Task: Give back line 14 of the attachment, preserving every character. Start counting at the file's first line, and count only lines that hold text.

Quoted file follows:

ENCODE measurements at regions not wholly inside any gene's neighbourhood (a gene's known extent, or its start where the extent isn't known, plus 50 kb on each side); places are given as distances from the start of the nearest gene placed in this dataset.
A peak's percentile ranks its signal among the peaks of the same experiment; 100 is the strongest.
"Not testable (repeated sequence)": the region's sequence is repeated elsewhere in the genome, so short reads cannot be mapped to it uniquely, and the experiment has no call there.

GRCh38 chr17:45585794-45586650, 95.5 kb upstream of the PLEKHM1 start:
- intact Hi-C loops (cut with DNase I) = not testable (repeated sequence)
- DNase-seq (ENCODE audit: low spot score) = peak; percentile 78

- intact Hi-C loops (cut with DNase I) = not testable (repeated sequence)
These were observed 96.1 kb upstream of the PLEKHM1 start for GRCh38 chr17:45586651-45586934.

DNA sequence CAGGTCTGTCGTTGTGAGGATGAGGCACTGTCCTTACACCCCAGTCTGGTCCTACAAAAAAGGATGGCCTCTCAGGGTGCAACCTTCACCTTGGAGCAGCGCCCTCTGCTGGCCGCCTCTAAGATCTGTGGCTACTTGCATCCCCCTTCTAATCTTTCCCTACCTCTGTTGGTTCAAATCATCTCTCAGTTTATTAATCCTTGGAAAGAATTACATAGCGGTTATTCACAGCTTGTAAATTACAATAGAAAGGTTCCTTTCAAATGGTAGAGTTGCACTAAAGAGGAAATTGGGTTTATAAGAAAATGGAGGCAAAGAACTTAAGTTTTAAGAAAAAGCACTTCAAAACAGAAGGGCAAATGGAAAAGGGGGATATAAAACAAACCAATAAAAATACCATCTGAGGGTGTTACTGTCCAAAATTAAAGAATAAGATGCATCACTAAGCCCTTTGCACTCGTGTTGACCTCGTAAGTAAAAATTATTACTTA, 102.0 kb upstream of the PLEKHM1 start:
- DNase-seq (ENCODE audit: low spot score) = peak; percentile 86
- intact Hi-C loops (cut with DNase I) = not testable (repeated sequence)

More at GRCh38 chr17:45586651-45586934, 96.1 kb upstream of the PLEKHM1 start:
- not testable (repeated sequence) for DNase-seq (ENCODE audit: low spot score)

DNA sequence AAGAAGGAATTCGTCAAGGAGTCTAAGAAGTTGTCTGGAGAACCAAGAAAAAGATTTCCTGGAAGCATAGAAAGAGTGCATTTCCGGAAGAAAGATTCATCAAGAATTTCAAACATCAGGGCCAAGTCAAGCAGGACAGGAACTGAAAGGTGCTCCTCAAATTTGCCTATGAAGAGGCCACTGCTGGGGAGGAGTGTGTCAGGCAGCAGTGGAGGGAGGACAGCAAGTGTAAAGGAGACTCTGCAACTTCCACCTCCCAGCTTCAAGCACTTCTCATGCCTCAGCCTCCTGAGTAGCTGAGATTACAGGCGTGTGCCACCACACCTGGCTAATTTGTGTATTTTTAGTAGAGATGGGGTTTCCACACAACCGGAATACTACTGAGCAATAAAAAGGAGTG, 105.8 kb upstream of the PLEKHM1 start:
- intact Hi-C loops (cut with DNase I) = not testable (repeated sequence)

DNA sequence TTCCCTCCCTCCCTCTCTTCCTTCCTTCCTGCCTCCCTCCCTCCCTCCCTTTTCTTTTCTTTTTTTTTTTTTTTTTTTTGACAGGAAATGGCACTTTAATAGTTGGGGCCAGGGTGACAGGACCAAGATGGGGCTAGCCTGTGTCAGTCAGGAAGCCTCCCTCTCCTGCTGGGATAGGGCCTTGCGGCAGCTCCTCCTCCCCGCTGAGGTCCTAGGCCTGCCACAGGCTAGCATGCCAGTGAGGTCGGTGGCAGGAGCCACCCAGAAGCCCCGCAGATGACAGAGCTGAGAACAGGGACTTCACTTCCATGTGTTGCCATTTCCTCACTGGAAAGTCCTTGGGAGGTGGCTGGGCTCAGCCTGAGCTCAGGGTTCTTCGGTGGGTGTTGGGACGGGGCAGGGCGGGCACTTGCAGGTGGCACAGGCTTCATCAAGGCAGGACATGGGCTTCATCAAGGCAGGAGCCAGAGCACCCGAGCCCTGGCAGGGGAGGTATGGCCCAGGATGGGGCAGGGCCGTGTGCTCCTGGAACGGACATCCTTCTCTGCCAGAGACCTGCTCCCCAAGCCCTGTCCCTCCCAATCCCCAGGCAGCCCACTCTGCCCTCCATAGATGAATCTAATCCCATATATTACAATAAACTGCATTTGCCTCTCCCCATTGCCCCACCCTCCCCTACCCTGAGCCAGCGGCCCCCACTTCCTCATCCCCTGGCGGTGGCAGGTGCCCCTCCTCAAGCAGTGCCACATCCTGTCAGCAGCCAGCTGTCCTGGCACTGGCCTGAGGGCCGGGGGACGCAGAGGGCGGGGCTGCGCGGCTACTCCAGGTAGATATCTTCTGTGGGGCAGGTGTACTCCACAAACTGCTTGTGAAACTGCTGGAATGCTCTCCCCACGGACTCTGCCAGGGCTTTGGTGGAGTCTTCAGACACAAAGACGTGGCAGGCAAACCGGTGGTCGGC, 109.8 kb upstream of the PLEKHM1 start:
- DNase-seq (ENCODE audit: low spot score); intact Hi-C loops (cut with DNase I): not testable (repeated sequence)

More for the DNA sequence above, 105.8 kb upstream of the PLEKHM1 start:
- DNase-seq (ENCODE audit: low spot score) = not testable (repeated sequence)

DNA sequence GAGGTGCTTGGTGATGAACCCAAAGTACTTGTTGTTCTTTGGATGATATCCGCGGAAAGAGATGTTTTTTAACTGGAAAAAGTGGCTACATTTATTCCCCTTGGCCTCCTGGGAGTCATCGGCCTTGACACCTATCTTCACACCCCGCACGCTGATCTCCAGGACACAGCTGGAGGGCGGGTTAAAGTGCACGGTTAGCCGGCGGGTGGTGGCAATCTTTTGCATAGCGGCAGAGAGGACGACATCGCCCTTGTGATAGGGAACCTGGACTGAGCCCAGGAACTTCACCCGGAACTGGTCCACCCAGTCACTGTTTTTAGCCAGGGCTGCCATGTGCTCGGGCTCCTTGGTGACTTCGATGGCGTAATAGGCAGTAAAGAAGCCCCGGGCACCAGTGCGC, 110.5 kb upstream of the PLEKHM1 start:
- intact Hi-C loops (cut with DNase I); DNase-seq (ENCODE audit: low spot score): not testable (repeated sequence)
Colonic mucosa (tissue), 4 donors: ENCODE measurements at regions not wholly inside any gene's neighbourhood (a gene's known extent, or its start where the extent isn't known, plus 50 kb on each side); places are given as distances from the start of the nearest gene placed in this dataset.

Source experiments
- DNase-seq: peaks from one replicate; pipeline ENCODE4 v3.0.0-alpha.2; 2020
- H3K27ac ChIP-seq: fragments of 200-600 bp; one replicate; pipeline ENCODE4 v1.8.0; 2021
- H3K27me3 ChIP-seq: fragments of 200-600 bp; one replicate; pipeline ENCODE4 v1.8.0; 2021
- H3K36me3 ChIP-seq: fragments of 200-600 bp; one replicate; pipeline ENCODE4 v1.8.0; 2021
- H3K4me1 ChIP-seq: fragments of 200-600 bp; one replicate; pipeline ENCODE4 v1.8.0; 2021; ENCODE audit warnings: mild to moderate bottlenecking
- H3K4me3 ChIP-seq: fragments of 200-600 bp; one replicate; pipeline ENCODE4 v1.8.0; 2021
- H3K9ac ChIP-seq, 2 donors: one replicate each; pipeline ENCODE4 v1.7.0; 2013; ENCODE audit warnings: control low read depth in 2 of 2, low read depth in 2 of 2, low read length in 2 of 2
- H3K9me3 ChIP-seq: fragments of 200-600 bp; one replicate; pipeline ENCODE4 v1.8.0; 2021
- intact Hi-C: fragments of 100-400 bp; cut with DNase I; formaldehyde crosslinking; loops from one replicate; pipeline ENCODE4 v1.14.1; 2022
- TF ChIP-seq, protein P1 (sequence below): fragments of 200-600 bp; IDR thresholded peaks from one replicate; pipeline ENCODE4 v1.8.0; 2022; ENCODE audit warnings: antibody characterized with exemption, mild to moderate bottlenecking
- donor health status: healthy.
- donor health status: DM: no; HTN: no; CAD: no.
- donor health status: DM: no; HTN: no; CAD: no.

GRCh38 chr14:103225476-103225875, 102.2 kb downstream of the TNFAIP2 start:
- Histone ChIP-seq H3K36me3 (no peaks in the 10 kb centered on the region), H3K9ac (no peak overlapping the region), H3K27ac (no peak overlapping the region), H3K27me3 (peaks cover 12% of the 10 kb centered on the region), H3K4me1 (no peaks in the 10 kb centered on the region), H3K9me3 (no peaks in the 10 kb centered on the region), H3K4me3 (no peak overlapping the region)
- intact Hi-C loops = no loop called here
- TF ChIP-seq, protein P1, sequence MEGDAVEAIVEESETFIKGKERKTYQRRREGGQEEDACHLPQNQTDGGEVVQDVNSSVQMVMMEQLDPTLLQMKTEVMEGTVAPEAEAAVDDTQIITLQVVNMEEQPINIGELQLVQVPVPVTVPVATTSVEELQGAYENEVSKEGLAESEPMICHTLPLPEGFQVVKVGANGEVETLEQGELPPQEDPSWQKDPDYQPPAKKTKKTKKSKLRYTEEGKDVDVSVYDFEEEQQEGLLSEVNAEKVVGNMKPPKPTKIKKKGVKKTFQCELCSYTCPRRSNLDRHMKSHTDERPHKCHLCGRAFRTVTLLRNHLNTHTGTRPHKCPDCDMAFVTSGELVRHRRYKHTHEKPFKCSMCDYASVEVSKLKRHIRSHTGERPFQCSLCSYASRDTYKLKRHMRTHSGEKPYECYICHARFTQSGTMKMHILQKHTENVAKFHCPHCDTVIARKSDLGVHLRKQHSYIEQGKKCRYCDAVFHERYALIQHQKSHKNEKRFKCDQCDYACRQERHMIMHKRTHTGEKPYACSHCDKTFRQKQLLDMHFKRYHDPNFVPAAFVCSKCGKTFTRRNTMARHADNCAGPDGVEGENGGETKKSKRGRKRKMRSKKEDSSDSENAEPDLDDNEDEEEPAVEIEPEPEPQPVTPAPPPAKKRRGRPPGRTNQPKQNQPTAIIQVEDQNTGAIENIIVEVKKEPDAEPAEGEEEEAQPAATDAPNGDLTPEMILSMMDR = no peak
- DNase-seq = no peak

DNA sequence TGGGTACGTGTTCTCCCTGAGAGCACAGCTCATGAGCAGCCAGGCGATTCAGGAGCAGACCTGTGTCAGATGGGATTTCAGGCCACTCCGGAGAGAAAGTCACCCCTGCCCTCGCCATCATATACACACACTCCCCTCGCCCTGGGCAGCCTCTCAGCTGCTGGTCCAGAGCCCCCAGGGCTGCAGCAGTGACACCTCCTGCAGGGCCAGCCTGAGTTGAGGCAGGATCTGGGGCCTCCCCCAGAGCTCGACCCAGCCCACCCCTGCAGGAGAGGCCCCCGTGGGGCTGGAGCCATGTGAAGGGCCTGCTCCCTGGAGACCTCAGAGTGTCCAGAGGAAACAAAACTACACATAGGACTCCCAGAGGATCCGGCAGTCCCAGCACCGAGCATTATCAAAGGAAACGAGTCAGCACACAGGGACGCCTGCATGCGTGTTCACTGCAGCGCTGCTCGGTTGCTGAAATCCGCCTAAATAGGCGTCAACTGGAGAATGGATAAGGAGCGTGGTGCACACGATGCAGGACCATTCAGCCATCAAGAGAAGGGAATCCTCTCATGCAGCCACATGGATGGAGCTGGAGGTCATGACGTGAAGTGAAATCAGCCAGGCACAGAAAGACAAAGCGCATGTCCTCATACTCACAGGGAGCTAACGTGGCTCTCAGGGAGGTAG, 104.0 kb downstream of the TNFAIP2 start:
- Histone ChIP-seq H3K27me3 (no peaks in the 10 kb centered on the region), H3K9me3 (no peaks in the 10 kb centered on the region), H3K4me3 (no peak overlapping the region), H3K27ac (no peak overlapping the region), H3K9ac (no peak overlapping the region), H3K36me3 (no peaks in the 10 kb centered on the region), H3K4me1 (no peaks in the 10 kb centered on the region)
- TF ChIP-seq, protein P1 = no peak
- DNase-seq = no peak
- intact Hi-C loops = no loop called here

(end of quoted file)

DNA sequence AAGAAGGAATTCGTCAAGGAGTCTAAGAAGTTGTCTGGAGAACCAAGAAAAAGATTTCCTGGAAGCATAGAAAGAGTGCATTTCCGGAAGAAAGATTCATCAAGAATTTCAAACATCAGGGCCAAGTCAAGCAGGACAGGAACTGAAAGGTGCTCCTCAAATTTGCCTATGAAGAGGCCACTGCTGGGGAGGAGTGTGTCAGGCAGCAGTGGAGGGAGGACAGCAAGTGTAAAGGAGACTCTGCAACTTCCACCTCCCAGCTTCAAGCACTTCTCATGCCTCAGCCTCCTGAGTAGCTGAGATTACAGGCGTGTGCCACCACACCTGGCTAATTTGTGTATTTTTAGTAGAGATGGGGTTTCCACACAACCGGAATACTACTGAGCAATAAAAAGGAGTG, 105.8 kb upstream of the PLEKHM1 start: